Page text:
For this week’s post, I’m digging into a couple of time travel movies. The time travel movie is essentially it’s own genre at this point. The idea of time travel is a fascinating one. The possibility that we could go back in time and fix mistakes, or go to the future and see what happens next without waiting for things to occur can be seductive. This week I selected two time travel films:
George Pal – The Time Machine (1960)
Nicholas Meyers – Time After Time (1979)
Both are based on books, and both involve H.G. Wells. Wells wasn’t personally involved in either film, but he did have an interest in film, having written the screenplay for a film called Things to Come. I imagine we’ll cover that at some point, and it’s not a time travel film, but it does cover a lot of eras.
Regardless, it should be an interesting journey, let’s get into it.
The Time Machine (1960)
An inventor invites his friends to dinner to show off his latest invention, a time machine. But when he enters, he is disheveled, and tells them about the adventure he has just taken, millennia into the future, seeing what became of the human race.
The film is directed by George Pal who’s career was mostly puppet based shorts. Rod Taylor stars as H. George Wells. The film also stars Alan Young, who is best known as the voice of Scrooge McDuck in the Ducktales series. The film was made in 1960. Now the 1960s were not a decade known for great movies, but this one has a lot to like. It’s based on the H.G. Wells novel The Time Machine published in 1895. In the book, the narrator is never named, but in the film, they explicitly cast Wells himself as the time traveller.
The film starts off with a simple dinner party in 1899. George has gathered his friends there, and he’s late. They’re all annoyed that he’s not there, and the housekeeper hasn’t seen him for days. He’s left instructions to his housekeeper to start dinner at 8, and as she does, he appears in the room, covered in grime, his clothes in tatters. He starts telling them a fantastic story of his adventure.
This begins a flashback which allows the character to narrate his experience. We are transported to another dinner party just a week before where all the men are gathered. Wells begins telling them about his latest invention. He brings it out in a fancy case. It’s a miniature time machine. He tries to explain the science of the 4th dimension to them, but it really only acts as a way to show how dubious his friends are that any of this is possible. He reveals that the model is actually functional, and sends it forward into time. His friend’s response is mainly that they don’t see any business value for it.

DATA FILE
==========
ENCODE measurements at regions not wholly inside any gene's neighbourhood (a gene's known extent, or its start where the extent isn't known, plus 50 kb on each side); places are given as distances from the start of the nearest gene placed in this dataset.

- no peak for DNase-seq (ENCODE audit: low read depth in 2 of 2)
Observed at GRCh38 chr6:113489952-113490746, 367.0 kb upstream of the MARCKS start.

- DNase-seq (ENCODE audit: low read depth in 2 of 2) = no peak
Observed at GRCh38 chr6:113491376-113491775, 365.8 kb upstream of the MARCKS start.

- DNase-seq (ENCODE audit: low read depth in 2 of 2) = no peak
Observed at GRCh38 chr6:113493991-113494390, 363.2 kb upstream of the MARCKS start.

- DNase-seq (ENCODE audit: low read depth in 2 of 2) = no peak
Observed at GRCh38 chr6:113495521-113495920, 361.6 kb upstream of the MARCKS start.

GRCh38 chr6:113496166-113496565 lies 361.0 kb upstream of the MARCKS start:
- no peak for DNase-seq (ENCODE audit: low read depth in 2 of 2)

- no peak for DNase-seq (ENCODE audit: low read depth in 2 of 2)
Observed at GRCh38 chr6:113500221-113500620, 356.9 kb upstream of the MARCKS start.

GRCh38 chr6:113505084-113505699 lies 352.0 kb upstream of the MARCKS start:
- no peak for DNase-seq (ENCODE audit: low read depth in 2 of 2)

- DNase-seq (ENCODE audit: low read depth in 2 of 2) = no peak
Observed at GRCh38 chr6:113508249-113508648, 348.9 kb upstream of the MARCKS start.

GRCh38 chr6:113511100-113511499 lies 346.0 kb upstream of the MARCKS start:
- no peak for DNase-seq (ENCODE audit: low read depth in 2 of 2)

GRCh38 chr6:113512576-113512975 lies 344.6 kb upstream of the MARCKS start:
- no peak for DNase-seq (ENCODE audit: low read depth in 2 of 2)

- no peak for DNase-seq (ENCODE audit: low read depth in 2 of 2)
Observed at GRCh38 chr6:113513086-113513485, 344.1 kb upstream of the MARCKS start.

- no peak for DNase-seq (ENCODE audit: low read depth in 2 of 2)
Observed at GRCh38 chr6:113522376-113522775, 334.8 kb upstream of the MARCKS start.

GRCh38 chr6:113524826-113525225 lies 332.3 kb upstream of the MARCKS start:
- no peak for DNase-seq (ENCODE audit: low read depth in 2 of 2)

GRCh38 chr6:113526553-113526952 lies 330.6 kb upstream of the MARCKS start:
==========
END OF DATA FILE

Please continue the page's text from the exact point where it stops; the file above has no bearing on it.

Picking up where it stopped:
The film also introduces Filby here. He’s the man who owns a shop across the street, and George’s closest friend. The character is mainly there to give George some motivation to continue on with his experiments, and provide a link through some of the time traveling that George does. Once things move on, George invites everyone to dinner in 5 days, and goes to the full-size time machine which is in his workshop.
It seems really silly that George would go to the trouble to make a mini time machine for testing which he could never retrieve when he has a full-size one already completed. Not to mention the wires and circuitry he would have needed to achieve at the small size in an era where his home is still lit by gas lanterns. Speaking of which the method of powering the machine is never discussed.
After everyone leaves, George leaves a note for his housekeeper, and in his smoking jacket, heads straight for the time machine. The movie shifts gears here, into George’s attempt at a scientific observation of how the time machine works, and what he’s witnessing.
Unlike a lot of other film and television time machines, like the DeLorean from Back To The Future, or the TARDIS from Doctor Who, this time machine cannot move through space, only time. So it sits still, while the world changes around it.
This constraint creates a major highlight of the film, and what it’s most remembered for. And it also explains why a director most known for puppet films was hired. The special effects are really unique. George moves forward in time, watching the clock spin faster, and the days go by. He takes particular notice of the mannequin in the window of Filby’s across the street. For whatever reason Filby updates the fashion of the mannequin, but never does anything else with the window display. It works for the film, but stretches the logic of shopkeepers everywhere.